The problem is that, while these drugs are statistically successful, they aren't necessarily instant sobriety in a pill. Some patients will still need counseling and group therapy to stay sober. Others won't find certain pills useful at all. "One thing that's clear is that some of these medications don't work in everyone," says Dr. Frank Vocci, director of the Division of Pharmacotherapies at the National Institute on Drug Abuse. "Doctors have to work with each patient on an individual basis and see what works for them."
That means managing both effectiveness and side effects, which also vary from person to person. Chantix is a great example of this. According to the Mayo Clinic, clinical trials of Chantix showed a 14 percent to 25 percent success rate over the course of a year. Miller, however, has seen a far higher rate of success in his practice—about 40 percent. The length of time patients have to take the meds can also differ. According to Miller, some patients could need to be on meds for their entire lives. Others will take a pill for several years and then wean off. Still others will only need a few months before they feel confident avoiding the addictive drug without medical help.
Side effects also seem to vary, particularly with Chantix. The main ones are nausea, vomiting, and headache—similar to what a young, first-time smoker might experience. But over the past few months, there have been reports of far more troubling problems: horrific nightmares, suicidal thoughts and irrational, erratic behavior. In September 2007, Texas musician Carter Albrecht was accidentally shot to death after showing up on his neighbor's porch in the middle of the night, ranting and demanding to be let in. His family blames Chantix for Albrecht’s behavior that night. In January of 2008, Pfizer, Chantix's maker, changed the med's labeling to caution doctors to monitor patients for severe mental side effects.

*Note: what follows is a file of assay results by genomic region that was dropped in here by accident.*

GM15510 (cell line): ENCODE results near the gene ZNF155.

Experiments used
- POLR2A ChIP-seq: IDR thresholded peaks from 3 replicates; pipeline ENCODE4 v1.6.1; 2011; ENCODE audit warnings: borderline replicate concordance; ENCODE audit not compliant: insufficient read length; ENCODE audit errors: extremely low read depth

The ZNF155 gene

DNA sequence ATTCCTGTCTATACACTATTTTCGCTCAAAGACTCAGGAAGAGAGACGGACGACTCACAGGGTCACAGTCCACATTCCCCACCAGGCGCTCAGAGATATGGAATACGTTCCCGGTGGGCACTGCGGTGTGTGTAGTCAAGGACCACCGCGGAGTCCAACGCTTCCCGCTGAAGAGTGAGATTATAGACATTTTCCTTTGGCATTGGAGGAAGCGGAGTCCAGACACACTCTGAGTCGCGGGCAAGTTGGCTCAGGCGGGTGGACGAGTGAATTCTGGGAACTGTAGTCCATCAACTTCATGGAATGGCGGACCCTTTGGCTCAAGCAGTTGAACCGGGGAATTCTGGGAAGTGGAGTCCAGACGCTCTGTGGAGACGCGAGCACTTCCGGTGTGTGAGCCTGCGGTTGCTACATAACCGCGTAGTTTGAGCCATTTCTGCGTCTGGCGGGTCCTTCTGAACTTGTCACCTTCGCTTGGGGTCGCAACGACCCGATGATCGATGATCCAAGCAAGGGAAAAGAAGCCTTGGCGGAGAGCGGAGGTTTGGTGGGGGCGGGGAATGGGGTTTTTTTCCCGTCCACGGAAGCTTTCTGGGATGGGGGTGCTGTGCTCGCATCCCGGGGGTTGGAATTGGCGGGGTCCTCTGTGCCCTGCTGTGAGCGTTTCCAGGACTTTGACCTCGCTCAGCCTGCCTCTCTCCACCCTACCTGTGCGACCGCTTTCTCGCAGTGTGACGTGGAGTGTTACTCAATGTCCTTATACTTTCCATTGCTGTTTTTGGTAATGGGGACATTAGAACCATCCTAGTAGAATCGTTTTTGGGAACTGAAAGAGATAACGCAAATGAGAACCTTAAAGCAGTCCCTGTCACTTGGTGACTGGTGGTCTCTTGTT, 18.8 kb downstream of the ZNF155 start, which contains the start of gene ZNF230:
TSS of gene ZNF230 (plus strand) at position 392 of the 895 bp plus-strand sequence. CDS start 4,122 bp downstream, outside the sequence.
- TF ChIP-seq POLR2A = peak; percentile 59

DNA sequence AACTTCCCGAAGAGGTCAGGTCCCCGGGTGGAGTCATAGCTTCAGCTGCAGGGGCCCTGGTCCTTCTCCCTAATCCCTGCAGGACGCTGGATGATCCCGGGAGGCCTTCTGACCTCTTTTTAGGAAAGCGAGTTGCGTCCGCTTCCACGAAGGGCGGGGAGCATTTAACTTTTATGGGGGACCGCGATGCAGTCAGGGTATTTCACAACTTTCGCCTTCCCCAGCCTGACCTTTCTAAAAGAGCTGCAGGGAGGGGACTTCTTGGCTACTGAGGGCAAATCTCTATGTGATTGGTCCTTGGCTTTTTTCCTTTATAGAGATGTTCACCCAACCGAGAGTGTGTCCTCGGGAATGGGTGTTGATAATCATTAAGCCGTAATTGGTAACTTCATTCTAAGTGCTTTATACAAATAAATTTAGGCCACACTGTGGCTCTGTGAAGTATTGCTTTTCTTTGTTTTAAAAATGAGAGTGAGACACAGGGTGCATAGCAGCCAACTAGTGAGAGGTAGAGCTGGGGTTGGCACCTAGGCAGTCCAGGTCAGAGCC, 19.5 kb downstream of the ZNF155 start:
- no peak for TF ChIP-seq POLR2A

Who can prescribe them?
Some anti-addiction meds, usually the ones used to treat opiate addiction, can also be difficult to get. Suboxone, the pill "Kyle" credits with saving his life, can only be prescribed by doctors who have taken a special eight-hour training course or who've been certified by the American Board of Psychiatry and Neurology in Addiction Psychiatry, the American Society of Addiction Medicine, or the American Osteopathic Association. It can be hard to find these doctors and the best way to track them down is through the Federal Substance Abuse and Mental Health Services Administration. Part of the reason these drugs are so closely regulated is that they can cause withdrawal symptoms in some patients. Getting off a drug like Suboxone usually involves gradually scaling back the dose over several months or years.
Weighing the benefits
Experts in the field say the benefits Chantix outweigh its risks for most people and it shouldn't be taken off the market or avoided. "It does seem like in a minority of folks there is an issue, particularly people with current or previous psychiatric disorders,” Vocci says. “But for the majority, it's probably beneficial."
Miller agrees. "I'm concerned these reports will end up with people staying away from medicine that can really help them," he says. "If people don't recover from nicotine addiction it has a good chance of killing them. Not treating the addiction is a dangerous thing."
Instead, both doctors advise patients on any kind of anti-addiction medication to look at their meds as a tool that might need to be adjusted or changed. They say to report any odd or uncomfortable symptoms immediately and work with doctors to find a med that best balances health, quality of life, and the ability to stay clean and sober.
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